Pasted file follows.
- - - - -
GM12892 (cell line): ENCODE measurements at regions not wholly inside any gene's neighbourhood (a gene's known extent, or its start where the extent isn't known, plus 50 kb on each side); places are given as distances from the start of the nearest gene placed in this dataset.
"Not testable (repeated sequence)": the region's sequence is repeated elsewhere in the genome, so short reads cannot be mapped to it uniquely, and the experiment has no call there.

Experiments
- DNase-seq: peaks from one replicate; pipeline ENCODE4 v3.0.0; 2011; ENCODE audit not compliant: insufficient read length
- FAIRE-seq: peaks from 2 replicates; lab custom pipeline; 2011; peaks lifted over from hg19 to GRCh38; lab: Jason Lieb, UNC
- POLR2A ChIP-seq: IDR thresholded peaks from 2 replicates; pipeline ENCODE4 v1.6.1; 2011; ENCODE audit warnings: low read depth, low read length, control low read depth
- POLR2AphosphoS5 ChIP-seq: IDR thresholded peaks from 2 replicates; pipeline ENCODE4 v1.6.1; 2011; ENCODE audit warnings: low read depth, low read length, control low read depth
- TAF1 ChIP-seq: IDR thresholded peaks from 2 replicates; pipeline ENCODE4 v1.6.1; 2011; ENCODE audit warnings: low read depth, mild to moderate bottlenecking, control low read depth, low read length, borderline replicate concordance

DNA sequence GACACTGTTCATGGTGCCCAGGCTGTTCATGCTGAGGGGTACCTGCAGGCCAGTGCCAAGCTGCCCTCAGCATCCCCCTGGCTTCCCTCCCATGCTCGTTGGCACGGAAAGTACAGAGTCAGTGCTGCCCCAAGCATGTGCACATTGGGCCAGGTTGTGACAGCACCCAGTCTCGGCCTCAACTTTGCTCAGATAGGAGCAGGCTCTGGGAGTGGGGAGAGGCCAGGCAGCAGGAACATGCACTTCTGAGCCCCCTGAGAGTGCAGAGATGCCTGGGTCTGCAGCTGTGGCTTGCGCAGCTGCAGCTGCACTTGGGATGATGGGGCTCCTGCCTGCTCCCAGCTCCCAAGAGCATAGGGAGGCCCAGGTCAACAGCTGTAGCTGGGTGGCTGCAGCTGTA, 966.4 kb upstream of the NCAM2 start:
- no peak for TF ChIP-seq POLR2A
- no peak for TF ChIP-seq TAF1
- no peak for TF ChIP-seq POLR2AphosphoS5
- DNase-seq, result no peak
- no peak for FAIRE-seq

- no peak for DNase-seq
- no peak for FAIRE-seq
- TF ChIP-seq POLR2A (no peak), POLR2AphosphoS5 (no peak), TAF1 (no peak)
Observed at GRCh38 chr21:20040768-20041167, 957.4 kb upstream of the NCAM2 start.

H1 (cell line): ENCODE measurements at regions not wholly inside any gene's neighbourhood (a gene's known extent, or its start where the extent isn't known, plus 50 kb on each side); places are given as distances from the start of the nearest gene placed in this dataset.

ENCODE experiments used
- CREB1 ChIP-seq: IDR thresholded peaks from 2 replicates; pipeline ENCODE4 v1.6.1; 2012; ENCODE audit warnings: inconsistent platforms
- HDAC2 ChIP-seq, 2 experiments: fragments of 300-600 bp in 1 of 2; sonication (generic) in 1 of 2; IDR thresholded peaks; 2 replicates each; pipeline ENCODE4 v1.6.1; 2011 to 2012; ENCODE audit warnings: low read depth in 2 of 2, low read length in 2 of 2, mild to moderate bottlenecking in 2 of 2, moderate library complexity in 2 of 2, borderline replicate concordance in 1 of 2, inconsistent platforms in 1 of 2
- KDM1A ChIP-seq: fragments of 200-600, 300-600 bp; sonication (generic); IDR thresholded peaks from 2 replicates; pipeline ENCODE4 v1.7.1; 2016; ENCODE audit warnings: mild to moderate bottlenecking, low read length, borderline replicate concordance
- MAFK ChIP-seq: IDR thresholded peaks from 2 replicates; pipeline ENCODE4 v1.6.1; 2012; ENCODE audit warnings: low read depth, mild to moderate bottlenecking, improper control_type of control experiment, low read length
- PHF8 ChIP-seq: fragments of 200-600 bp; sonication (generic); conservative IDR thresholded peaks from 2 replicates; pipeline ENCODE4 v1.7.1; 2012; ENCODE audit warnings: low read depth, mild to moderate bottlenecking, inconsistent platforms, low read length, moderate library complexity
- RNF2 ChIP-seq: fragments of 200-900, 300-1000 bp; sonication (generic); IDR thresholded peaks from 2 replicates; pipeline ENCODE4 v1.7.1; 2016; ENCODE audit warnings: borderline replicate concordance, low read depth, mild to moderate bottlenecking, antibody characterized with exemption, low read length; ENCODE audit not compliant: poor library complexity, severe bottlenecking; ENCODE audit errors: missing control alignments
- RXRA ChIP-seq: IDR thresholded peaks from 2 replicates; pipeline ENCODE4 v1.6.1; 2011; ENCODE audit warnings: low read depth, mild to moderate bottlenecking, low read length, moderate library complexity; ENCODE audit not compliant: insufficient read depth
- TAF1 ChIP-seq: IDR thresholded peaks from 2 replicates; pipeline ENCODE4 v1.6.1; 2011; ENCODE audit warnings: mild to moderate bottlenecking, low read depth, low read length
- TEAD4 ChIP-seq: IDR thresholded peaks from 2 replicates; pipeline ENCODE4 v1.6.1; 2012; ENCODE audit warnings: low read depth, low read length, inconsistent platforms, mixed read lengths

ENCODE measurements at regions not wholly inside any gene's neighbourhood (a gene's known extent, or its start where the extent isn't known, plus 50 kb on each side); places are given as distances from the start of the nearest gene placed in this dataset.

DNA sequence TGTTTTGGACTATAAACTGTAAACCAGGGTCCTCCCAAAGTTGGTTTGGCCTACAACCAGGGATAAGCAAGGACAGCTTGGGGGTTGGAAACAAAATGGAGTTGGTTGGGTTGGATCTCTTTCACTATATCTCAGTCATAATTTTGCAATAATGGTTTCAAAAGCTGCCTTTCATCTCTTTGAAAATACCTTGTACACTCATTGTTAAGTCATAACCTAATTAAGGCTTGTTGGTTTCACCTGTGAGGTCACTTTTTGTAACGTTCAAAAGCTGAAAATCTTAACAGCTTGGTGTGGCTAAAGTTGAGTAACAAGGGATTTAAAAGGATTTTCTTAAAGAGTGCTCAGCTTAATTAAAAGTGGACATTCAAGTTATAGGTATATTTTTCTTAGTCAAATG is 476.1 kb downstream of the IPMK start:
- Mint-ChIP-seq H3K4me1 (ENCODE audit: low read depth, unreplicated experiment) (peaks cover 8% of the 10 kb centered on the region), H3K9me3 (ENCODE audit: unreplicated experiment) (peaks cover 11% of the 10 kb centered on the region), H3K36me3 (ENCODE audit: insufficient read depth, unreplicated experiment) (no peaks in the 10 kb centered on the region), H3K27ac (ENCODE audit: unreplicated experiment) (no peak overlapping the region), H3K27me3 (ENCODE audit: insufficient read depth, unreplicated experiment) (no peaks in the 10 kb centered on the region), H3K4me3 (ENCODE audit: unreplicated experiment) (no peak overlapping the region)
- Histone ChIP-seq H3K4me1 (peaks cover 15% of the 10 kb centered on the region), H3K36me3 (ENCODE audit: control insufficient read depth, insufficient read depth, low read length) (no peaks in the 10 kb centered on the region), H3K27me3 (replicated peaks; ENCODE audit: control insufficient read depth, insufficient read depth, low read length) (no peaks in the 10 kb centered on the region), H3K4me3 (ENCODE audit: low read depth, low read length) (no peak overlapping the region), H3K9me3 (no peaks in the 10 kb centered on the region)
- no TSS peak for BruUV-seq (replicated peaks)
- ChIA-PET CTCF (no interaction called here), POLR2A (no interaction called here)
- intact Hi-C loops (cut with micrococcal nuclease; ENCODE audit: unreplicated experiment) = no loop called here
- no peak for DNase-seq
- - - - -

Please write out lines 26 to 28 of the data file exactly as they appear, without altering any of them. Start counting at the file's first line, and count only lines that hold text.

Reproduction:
- RNF2 ChIP-seq: fragments of 200-900, 300-1000 bp; sonication (generic); IDR thresholded peaks from 2 replicates; pipeline ENCODE4 v1.7.1; 2016; ENCODE audit warnings: borderline replicate concordance, low read depth, mild to moderate bottlenecking, antibody characterized with exemption, low read length; ENCODE audit not compliant: poor library complexity, severe bottlenecking; ENCODE audit errors: missing control alignments
- RXRA ChIP-seq: IDR thresholded peaks from 2 replicates; pipeline ENCODE4 v1.6.1; 2011; ENCODE audit warnings: low read depth, mild to moderate bottlenecking, low read length, moderate library complexity; ENCODE audit not compliant: insufficient read depth
- TAF1 ChIP-seq: IDR thresholded peaks from 2 replicates; pipeline ENCODE4 v1.6.1; 2011; ENCODE audit warnings: mild to moderate bottlenecking, low read depth, low read length